Picture This 

Separate film series feature blaxploitation films and Spike Lee.

This Saturday afternoon as a companion event with the Stax Museum of American Soul Music's ongoing exhibit of blaxploitation film posters, the Brooks Museum of Art offers Funky Film Fest, an introductory course of sorts on the short-lived, controversial film genre, which put black faces on the screen (and behind the scenes) in record numbers in the early 1970s.

The selection showing at the Brooks -- Shaft, Cleopatra Jones, and Foxy Brown --is like the blaxploitation equivalent of Oscar bait, the borderline-respectable face of a genre that couldn't get sillier and more flamboyant (The Mack, Blacula), more artistically substantial (Across 110th Street, The Harder They Come), and seedier. (Just check out some of the sketchy obscurities in the Stax exhibit!)

Released in 1971, the same year as Melvin Van Peebles' avant-garde, proto-blaxploitation Sweet Sweetback's Baadasssss Song, Shaft served to the mainstream the then-outré energy of Sweetback. Richard Roundtree's debonair Harlem detective John Shaft is a sexually confident black man who takes no guff from white authority, much like Van Peebles' Sweetback. But by sprinkling in at least one sympathetic white character and using the familiar narrative structure of the Sam Spade/Philip Marlowe detective story, director Gordon Parks fashioned a film that tapped into the post-civil-rights-movement without alienating audiences who just wanted to have a good time at the movies.

Of perhaps more interest now, for both similar and divergent reasons, are Cleopatra Jones and Foxy Brown. Both Jones' Tamara Dobson and Brown's Pam Grier are miracles of nature who own the screen: Jones with her sleek, Amazonian luxuriousness and Grier with a Marilyn Monroe-like voluptuousness.

Cleopatra Jones, which opens in a Turkish poppy field before jetting over to the streets of Watts, is more James Bond than Sam Spade. Dobson's Jones is a government agent who has come home to take on drug kingpin "Mommy," played by a (literally) hysterical Shelley Winters. With its abundant kung-fu action and with blaxploitation regular Antonio Fargis on hand as dealer-on-the-rise Doodlebug, Cleopatra Jones is the campiest of the three films but still nails the overall point of the genre with one character's exasperated reaction to the LAPD: "To protect and to serve? Shit."

With Foxy Brown, released three years after Shaft and on the outer edge of a short-lived explosion, you can feel the self-awareness creeping in, especially with the movie's far-out opening credits. But the film also cuts deeper than Shaft or Cleopatra Jones, trafficking in more volatile, more historically painful imagery. And, message-wise, this revenge tale spouts dialogue that often feels like a remix of counter-culture's greatest hits, putting a twist on notions from Allen Ginsberg ("Jail is where some of the finest people I know are these days") to Stokely Carmichael ("Vigilante justice is as American as apple pie").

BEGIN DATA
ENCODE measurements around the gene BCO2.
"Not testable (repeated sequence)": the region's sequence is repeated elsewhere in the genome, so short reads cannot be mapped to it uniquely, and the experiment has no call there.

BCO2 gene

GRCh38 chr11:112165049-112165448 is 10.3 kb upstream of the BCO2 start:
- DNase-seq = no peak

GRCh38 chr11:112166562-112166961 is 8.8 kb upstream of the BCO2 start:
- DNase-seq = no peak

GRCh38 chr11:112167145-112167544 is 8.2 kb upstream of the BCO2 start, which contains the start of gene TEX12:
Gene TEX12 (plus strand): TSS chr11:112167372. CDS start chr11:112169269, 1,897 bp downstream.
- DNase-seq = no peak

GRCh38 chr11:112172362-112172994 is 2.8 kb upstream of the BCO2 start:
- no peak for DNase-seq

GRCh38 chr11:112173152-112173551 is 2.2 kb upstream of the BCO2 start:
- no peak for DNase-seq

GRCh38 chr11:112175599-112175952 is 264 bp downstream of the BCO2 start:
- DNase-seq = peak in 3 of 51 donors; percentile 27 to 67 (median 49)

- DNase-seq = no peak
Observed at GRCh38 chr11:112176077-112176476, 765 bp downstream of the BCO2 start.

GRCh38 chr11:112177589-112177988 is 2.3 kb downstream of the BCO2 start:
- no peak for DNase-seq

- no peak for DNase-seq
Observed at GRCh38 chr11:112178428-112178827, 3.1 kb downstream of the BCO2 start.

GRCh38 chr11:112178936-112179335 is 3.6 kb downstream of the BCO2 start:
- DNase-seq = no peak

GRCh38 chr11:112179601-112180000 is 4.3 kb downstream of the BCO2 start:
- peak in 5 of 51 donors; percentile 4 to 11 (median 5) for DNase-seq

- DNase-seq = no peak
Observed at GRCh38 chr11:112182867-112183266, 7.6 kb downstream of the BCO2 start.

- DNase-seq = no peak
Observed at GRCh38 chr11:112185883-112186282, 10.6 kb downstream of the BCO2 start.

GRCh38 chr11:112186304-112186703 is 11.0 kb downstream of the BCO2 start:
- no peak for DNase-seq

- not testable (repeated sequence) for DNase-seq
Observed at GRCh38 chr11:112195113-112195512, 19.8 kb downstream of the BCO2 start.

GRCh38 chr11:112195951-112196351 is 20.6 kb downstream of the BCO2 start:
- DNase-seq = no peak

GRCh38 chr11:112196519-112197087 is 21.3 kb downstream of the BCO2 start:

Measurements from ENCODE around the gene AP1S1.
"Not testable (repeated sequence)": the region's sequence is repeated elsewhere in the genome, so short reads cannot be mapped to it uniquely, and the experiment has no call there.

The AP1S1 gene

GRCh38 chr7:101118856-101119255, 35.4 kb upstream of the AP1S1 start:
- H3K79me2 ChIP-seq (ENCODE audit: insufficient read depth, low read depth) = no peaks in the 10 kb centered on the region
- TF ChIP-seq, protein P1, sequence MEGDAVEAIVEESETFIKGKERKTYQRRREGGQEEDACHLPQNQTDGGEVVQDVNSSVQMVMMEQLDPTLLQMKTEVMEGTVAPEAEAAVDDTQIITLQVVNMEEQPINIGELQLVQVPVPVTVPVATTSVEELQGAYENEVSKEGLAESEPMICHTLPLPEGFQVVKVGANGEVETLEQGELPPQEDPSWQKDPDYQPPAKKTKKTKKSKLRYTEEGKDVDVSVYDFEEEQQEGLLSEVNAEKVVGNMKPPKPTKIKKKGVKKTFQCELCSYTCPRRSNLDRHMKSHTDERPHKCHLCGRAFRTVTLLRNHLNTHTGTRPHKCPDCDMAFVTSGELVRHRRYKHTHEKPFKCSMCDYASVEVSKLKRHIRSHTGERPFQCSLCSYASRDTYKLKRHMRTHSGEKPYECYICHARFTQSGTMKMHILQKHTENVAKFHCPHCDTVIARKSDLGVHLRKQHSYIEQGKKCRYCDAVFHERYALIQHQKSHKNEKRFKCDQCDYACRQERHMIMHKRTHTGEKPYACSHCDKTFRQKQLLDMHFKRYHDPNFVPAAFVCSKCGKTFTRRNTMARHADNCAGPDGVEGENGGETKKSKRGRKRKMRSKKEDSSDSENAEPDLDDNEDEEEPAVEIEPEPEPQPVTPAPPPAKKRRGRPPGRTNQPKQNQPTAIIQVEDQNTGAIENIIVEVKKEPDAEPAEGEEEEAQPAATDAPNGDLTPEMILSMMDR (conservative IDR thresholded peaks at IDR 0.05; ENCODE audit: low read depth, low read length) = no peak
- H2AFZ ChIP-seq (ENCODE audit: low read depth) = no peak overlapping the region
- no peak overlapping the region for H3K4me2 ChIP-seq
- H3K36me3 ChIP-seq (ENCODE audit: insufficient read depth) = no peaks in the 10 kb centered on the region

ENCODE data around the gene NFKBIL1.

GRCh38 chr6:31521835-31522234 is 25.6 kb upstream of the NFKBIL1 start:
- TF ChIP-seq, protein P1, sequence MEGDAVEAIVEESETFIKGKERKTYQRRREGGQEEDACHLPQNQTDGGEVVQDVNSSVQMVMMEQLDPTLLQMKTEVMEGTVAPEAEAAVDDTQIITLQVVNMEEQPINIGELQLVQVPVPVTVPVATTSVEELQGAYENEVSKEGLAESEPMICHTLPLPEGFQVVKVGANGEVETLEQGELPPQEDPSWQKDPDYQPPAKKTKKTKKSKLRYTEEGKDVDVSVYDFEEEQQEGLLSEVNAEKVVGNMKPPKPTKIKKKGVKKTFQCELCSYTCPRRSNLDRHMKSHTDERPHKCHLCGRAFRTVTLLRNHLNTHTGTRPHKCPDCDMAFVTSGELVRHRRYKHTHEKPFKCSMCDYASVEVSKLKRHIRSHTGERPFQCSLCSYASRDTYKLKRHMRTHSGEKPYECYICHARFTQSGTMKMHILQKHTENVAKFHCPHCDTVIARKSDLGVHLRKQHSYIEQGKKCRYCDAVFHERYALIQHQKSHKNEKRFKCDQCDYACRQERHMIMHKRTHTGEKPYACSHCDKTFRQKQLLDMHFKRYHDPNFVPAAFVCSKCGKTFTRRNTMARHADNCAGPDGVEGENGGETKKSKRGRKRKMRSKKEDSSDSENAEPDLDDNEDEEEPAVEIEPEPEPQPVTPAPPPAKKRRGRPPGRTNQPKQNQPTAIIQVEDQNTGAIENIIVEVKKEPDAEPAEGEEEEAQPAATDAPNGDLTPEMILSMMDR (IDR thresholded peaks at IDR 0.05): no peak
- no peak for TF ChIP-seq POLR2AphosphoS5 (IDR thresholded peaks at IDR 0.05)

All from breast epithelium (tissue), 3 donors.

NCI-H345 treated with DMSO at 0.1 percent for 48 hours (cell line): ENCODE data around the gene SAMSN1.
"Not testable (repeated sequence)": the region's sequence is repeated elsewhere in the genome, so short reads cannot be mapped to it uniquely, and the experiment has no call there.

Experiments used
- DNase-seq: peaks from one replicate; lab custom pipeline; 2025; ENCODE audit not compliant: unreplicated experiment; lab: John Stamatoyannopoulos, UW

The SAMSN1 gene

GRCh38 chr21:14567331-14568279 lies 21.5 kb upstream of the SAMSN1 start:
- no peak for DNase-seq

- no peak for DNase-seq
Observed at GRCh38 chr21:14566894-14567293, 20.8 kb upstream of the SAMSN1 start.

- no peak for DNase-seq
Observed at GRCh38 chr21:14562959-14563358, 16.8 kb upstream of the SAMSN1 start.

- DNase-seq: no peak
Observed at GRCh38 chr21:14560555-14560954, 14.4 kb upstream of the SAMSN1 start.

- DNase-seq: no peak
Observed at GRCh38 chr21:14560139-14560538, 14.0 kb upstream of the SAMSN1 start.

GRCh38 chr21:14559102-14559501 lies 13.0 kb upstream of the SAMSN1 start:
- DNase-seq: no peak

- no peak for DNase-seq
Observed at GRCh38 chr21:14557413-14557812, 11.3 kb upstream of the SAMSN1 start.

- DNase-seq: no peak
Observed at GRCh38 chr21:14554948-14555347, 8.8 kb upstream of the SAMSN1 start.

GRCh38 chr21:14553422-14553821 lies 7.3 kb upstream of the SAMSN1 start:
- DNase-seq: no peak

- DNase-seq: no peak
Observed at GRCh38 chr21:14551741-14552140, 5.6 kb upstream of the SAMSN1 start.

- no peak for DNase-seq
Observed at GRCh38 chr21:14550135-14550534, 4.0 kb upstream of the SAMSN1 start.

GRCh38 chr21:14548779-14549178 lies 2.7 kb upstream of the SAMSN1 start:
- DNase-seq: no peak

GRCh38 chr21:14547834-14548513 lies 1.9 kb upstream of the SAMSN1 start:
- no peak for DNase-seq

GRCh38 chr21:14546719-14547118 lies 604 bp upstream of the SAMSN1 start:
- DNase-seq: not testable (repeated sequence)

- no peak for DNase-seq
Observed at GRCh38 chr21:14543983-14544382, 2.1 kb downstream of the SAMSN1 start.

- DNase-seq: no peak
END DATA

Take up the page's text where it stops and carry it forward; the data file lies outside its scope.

But if blaxploitation survives today as a mix of cultural history and camp, you can experience black cinema as living art this weekend as well. The Memphis Film Forum screens four Spike Lee films -- She's Gotta Have It, Do the Right Thing, Crooklyn, and Malcolm X -- over three days at Malco's Ridgeway Four.

The pairing of these two film series is pure coincidence. But if it weren't, you could have a healthy debate about whether the Lee films serve as complementary or counter programming.

The selection of films looks random at first, and may be. Lee's 1989 masterpiece Do the Right Thing is a given. After that, his filmography is so scattered and contentious that it defies consensus. But, taken together, the four films screening this weekend neatly convey the diverse scope of Lee's own work and of the potential for black cinema generally.

Malcolm X is Lee's biggest production by far, yet might be his most impersonal film. The autobiographical family film Crooklyn is a conscious attempt to shrink his scope and probably his most personal film. Do the Right Thing is, so far at least, his apotheosis, while the romantic comedy She's Gotta Have It is his debut (and a key film in the growth of the American indie scene).

These screenings are a continuation of a series the Film Forum started last fall with David Lynch and promises to continue into the spring with Krzysztof Kieslowski and Jim Jarmusch. But even with that to consider, it's hard to imagine a more accomplished and more vital film than Do the Right Thing getting a big-screen showing in Memphis this year. n

The Funky Film Fest schedule is at brooksmuseum.org; Spike Lee Director's Series schedule is at memphisfilmforum.org.

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